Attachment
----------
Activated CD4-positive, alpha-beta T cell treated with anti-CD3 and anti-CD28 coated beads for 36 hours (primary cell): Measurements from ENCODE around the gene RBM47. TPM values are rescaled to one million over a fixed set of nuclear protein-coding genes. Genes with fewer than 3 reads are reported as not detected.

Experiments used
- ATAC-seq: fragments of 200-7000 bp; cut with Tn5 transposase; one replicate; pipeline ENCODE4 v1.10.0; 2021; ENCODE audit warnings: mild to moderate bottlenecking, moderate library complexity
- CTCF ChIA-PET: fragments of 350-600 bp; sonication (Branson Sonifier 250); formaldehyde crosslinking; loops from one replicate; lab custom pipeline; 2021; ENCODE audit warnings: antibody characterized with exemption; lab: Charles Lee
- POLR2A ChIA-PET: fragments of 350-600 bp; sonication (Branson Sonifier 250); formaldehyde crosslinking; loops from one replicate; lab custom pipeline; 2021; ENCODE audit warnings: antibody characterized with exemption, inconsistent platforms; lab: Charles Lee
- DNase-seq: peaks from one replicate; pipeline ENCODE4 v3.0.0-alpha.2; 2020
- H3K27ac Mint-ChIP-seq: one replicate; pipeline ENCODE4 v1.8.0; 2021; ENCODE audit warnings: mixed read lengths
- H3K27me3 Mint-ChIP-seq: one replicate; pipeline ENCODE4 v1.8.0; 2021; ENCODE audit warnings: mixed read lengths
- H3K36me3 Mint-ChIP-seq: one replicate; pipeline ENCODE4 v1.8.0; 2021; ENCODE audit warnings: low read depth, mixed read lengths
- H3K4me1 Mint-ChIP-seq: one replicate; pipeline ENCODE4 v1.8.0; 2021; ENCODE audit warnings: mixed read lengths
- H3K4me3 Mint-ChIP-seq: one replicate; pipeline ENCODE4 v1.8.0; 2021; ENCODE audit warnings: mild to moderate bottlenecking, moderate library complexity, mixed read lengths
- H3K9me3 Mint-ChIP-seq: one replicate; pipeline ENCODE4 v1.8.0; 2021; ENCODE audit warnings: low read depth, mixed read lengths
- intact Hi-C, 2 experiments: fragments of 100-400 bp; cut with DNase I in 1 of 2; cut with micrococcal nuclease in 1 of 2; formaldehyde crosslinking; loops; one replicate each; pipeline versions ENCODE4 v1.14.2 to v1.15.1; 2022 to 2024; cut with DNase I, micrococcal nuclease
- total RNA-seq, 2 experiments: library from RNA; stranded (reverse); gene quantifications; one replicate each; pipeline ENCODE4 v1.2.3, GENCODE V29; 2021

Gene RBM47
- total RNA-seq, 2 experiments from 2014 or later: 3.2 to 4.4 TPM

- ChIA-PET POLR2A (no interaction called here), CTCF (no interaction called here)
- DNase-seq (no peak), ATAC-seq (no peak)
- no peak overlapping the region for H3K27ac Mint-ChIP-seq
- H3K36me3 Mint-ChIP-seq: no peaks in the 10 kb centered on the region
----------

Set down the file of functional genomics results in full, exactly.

Activated CD4-positive, alpha-beta T cell treated with anti-CD3 and anti-CD28 coated beads for 36 hours (primary cell): Measurements from ENCODE around the gene RBM47. TPM values are rescaled to one million over a fixed set of nuclear protein-coding genes. Genes with fewer than 3 reads are reported as not detected.

Experiments used
- ATAC-seq: fragments of 200-7000 bp; cut with Tn5 transposase; one replicate; pipeline ENCODE4 v1.10.0; 2021; ENCODE audit warnings: mild to moderate bottlenecking, moderate library complexity
- CTCF ChIA-PET: fragments of 350-600 bp; sonication (Branson Sonifier 250); formaldehyde crosslinking; loops from one replicate; lab custom pipeline; 2021; ENCODE audit warnings: antibody characterized with exemption; lab: Charles Lee
- POLR2A ChIA-PET: fragments of 350-600 bp; sonication (Branson Sonifier 250); formaldehyde crosslinking; loops from one replicate; lab custom pipeline; 2021; ENCODE audit warnings: antibody characterized with exemption, inconsistent platforms; lab: Charles Lee
- DNase-seq: peaks from one replicate; pipeline ENCODE4 v3.0.0-alpha.2; 2020
- H3K27ac Mint-ChIP-seq: one replicate; pipeline ENCODE4 v1.8.0; 2021; ENCODE audit warnings: mixed read lengths
- H3K27me3 Mint-ChIP-seq: one replicate; pipeline ENCODE4 v1.8.0; 2021; ENCODE audit warnings: mixed read lengths
- H3K36me3 Mint-ChIP-seq: one replicate; pipeline ENCODE4 v1.8.0; 2021; ENCODE audit warnings: low read depth, mixed read lengths
- H3K4me1 Mint-ChIP-seq: one replicate; pipeline ENCODE4 v1.8.0; 2021; ENCODE audit warnings: mixed read lengths
- H3K4me3 Mint-ChIP-seq: one replicate; pipeline ENCODE4 v1.8.0; 2021; ENCODE audit warnings: mild to moderate bottlenecking, moderate library complexity, mixed read lengths
- H3K9me3 Mint-ChIP-seq: one replicate; pipeline ENCODE4 v1.8.0; 2021; ENCODE audit warnings: low read depth, mixed read lengths
- intact Hi-C, 2 experiments: fragments of 100-400 bp; cut with DNase I in 1 of 2; cut with micrococcal nuclease in 1 of 2; formaldehyde crosslinking; loops; one replicate each; pipeline versions ENCODE4 v1.14.2 to v1.15.1; 2022 to 2024; cut with DNase I, micrococcal nuclease
- total RNA-seq, 2 experiments: library from RNA; stranded (reverse); gene quantifications; one replicate each; pipeline ENCODE4 v1.2.3, GENCODE V29; 2021

Gene RBM47
- total RNA-seq, 2 experiments from 2014 or later: 3.2 to 4.4 TPM

- ChIA-PET POLR2A (no interaction called here), CTCF (no interaction called here)
- DNase-seq (no peak), ATAC-seq (no peak)
- no peak overlapping the region for H3K27ac Mint-ChIP-seq
- H3K36me3 Mint-ChIP-seq: no peaks in the 10 kb centered on the region